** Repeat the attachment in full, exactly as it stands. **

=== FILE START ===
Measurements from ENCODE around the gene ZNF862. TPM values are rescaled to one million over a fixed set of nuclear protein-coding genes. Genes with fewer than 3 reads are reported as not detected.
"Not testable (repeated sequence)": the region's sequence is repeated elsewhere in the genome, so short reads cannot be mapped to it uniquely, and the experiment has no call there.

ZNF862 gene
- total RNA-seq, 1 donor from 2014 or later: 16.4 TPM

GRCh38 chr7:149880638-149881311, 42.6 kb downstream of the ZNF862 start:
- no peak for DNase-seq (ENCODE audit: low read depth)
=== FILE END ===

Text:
Measurements from ENCODE around the gene ZNF862. TPM values are rescaled to one million over a fixed set of nuclear protein-coding genes. Genes with fewer than 3 reads are reported as not detected.
"Not testable (repeated sequence)": the region's sequence is repeated elsewhere in the genome, so short reads cannot be mapped to it uniquely, and the experiment has no call there.

ZNF862 gene
- total RNA-seq, 1 donor from 2014 or later: 16.4 TPM

GRCh38 chr7:149880638-149881311, 42.6 kb downstream of the ZNF862 start:
- no peak for DNase-seq (ENCODE audit: low read depth)